Tip #1: Stock Up on Essential Equipment and Supplies for Boondocking

Boondocking requires that you RV somewhere without electricity, water, and sewer hookups. However, that doesn’t mean you have to go without these amenities altogether. As long as your RV is properly equipped, you can enjoy each of these things whether you’re driveway camping or in the middle of the Mojave desert. 

Here’s a list of equipment and supplies you will need to make that possible: 

  • A solar generator with panels and lithium batteries
  • Have your RV outfitted with solar panels 
  • A full freshwater tank 
  • A portable or built-in gas generator when solar power isn’t available
  • A wifi router that works well in remote areas 

Tip #2: Plan Your Course

While boondocking offers more freedom and flexibility than traditional camping, it’s still good to plan your trip in advance. That way, you can preselect the best public lands, parks, and forests for your boondocking adventure. Remember, boondocking sites are often operated on a first-come, first-served basis and may impose a two-week maximum stay.

Tip #3: Try to Conserve Water and Electricity Whenever Possible

While you can boondock and still have access to water and electricity (with the right equipment), it will be on a limited basis. Eventually, your freshwater tank will be empty, and you may run out of gas or solar power for your generators. Therefore, it’s important to conserve your resources, and here are some ways to do that:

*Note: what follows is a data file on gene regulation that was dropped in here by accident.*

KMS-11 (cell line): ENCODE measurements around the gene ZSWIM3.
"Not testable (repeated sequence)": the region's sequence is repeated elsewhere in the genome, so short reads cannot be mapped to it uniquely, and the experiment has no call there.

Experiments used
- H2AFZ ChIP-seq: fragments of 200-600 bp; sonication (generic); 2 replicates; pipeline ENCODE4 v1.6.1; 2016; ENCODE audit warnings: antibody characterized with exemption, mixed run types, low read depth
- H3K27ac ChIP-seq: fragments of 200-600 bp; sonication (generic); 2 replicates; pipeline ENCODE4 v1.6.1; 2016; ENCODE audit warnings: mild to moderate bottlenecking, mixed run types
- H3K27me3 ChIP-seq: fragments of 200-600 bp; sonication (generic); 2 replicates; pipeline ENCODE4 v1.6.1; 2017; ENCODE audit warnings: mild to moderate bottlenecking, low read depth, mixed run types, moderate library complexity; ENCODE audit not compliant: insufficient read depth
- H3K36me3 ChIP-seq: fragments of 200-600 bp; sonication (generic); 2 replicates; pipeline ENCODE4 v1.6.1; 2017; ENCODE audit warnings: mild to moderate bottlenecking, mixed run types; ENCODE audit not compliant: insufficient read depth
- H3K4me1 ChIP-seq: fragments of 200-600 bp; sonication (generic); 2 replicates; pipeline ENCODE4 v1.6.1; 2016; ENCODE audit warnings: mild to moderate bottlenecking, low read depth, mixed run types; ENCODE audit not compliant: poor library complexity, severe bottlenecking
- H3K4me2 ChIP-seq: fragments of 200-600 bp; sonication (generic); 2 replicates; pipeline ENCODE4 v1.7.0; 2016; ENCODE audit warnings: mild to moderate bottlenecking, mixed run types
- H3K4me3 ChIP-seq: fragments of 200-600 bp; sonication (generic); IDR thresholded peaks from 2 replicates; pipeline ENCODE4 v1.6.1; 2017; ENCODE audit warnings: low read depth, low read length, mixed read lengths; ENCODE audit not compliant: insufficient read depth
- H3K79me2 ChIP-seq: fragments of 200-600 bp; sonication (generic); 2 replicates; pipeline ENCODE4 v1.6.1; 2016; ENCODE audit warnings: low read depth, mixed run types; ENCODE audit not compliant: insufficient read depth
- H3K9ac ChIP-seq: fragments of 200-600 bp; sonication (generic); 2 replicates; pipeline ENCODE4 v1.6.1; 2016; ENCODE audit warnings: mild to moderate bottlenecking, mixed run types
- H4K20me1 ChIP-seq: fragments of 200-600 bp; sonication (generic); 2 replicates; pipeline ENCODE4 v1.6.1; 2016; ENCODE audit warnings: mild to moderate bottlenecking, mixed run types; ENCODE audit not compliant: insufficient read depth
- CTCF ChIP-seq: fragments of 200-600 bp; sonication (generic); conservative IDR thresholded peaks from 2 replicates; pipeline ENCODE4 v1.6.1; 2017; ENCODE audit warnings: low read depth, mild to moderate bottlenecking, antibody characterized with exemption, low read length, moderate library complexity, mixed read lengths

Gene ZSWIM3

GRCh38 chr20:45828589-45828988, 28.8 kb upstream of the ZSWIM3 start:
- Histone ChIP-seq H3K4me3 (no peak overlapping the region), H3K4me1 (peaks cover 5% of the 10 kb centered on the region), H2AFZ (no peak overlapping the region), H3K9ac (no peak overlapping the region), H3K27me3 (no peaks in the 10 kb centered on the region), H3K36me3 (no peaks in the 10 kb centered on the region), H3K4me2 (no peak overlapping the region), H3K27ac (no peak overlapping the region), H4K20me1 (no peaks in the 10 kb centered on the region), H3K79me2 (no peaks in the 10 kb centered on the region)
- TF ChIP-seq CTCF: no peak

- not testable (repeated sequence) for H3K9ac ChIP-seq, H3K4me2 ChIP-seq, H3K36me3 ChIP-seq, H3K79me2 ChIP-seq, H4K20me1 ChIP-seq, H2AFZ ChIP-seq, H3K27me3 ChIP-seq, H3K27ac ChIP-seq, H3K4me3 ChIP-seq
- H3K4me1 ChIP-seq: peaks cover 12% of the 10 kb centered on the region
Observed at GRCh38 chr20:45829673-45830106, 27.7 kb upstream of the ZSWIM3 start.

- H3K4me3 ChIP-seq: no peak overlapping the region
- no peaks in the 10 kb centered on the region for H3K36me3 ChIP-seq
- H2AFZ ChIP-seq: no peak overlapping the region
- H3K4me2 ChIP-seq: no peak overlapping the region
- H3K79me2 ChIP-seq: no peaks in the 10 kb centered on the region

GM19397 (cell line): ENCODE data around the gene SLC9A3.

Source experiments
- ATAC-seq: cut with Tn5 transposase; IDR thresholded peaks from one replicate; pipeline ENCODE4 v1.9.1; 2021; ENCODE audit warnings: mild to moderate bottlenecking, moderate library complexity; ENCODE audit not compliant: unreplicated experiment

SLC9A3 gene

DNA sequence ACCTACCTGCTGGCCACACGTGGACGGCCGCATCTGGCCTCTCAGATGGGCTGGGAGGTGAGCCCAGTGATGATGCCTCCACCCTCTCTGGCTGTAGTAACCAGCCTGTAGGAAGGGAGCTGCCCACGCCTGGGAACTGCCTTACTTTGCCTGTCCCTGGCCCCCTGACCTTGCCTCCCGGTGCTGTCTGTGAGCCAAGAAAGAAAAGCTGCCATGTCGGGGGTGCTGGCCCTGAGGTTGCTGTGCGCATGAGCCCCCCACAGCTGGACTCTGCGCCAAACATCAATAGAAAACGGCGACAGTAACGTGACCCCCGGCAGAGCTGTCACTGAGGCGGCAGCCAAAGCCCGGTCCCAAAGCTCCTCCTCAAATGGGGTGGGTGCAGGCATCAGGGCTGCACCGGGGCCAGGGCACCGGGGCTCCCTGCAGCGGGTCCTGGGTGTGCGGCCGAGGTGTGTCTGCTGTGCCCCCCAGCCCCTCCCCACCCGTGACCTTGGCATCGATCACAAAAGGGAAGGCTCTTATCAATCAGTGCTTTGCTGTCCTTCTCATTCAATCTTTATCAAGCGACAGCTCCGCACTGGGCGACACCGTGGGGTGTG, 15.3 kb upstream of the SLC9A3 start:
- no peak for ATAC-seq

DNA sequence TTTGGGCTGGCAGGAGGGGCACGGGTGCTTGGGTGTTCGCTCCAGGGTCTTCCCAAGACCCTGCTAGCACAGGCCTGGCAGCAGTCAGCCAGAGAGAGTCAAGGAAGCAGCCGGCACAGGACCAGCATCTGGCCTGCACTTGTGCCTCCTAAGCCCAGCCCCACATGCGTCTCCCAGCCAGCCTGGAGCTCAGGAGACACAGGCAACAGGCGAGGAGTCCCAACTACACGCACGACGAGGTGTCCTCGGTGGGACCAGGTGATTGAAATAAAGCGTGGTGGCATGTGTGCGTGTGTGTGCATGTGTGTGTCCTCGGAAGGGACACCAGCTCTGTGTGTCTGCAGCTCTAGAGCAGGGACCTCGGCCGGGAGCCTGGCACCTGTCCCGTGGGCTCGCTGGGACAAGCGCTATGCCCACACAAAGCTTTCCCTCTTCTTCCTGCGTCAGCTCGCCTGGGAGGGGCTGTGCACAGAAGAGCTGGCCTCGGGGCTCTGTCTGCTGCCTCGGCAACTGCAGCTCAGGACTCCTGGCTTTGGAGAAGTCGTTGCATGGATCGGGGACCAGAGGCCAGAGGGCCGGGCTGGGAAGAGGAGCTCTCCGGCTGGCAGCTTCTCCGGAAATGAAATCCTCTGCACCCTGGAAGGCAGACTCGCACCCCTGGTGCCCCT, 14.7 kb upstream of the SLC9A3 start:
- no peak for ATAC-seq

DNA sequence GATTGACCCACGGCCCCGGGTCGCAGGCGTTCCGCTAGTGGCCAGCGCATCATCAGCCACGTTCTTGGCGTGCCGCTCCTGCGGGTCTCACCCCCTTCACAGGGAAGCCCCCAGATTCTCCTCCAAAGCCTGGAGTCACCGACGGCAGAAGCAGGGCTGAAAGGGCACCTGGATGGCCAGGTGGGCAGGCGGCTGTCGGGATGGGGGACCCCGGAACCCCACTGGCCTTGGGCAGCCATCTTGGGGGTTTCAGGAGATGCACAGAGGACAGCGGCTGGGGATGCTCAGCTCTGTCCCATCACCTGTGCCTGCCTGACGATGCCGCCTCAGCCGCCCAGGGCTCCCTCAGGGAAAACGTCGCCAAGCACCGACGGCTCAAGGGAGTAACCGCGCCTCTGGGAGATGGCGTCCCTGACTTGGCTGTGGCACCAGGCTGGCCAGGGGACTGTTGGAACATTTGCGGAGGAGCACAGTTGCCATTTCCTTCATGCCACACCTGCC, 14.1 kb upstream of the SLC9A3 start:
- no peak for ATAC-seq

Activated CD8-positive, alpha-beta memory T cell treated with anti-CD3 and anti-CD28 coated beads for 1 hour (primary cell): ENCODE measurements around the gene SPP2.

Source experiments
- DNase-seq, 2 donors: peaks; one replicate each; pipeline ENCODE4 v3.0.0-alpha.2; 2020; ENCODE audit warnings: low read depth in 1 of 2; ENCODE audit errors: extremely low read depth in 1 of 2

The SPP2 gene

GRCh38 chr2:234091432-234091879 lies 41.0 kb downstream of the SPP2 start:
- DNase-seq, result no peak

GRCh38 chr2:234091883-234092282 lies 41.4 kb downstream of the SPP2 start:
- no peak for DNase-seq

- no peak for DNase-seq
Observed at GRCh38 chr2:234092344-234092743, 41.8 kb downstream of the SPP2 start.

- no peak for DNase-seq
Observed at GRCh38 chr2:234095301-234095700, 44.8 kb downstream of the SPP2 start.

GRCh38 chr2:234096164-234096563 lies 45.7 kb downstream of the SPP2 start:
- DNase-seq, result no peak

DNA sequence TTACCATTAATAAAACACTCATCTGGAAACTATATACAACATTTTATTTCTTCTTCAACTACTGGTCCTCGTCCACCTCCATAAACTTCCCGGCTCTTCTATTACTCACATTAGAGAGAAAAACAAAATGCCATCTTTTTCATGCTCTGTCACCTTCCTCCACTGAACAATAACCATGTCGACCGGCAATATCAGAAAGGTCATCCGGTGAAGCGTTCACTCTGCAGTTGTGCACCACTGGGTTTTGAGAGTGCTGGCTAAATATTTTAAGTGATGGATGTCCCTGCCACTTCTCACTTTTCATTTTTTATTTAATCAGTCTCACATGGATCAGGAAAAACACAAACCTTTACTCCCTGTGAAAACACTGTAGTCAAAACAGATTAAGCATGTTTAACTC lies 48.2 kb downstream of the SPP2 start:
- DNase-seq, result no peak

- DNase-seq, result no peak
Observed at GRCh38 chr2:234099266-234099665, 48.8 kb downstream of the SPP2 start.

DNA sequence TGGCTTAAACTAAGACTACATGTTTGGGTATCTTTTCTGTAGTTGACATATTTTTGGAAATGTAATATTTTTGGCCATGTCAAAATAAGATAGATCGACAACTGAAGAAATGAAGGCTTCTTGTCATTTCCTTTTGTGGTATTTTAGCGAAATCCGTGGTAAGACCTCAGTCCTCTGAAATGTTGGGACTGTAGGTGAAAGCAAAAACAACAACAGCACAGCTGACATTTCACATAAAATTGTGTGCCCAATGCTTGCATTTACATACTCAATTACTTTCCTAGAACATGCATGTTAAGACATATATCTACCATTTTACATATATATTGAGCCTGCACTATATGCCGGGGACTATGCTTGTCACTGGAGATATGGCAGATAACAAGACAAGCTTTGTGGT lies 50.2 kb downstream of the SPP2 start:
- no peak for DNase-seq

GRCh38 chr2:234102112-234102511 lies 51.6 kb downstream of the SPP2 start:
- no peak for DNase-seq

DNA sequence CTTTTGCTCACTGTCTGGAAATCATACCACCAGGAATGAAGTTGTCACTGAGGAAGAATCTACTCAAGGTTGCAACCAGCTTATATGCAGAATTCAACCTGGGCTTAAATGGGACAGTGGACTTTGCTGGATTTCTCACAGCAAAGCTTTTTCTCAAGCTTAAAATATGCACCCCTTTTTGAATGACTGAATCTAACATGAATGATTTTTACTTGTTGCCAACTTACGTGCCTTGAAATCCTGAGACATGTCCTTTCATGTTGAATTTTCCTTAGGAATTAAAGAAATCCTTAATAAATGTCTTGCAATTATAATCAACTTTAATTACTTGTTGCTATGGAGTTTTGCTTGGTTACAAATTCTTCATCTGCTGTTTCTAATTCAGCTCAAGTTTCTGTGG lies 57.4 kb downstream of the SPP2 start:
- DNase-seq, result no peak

• Install faucet aerators
  • Use a spray bottle for dishwashing
  • Employ navy showers
  • Wash dishes in a bowl 
  • Use the AC and other high-powered appliances sparingly

Tip #4: Prepare to Overcome Boondocking Challenges (Weather, Accessibility, and More)

Boondocking brings its share of challenges, but with a bit of foresight and planning, these can be overcome. Closely monitoring weather conditions is essential for boondocking safety to avoid the risks associated with extreme weather.

You should also have an emergency exit strategy in case things get too rough in the wild. If you’re boondocking during winter, backup heat sources and extra blankets are always good to have along. 

Tip #5: Take Safety and Security Measures

As with all types of RVing, it’s important to boondock safely and responsibly. In fact, since you’ll be camping off-grid and may not have cell service, taking the right safety and security precautions is all the more crucial. 

To ensure you and your loved ones stay safe while boondocking, you should inform someone of your plans so they can check in periodically. A quality Wi-Fi booster and an emergency GPS communicator or satellite phone can also come in handy should you need to contact someone in an emergency. 

It’s also helpful to form connections with other boondockers nearby so that you can help each other out in a pinch. 

Boondocking Etiquette and Responsible Camping

Even though you aren’t camping at an RV park with organized rules, it doesn’t mean it’s the Wild West. It’s still important to practice proper camping etiquette. 

Here are a few principles to camp by: 

#1: Always clean up after yourself, leaving the area better than you found it. 

#2: Put out your fires 

#3: When possible, set up in spots where others have obviously camped before you so that you don’t create more camping spots than necessary. 

Final Thoughts

While it’s fun to boondock in the wild and in the midst of the elements, that’s not a good way to store your RV. Instead, you want to keep it somewhere so that it will be safe, secure, and ready to go for your next RV trip. 

Consider using Neighbor, a peer-to-peer storage marketplace to find proper RV storage near you. From climate-controlled and covered storage to locations that might be in your own neighborhood, Neighbor has the RV storage options for you.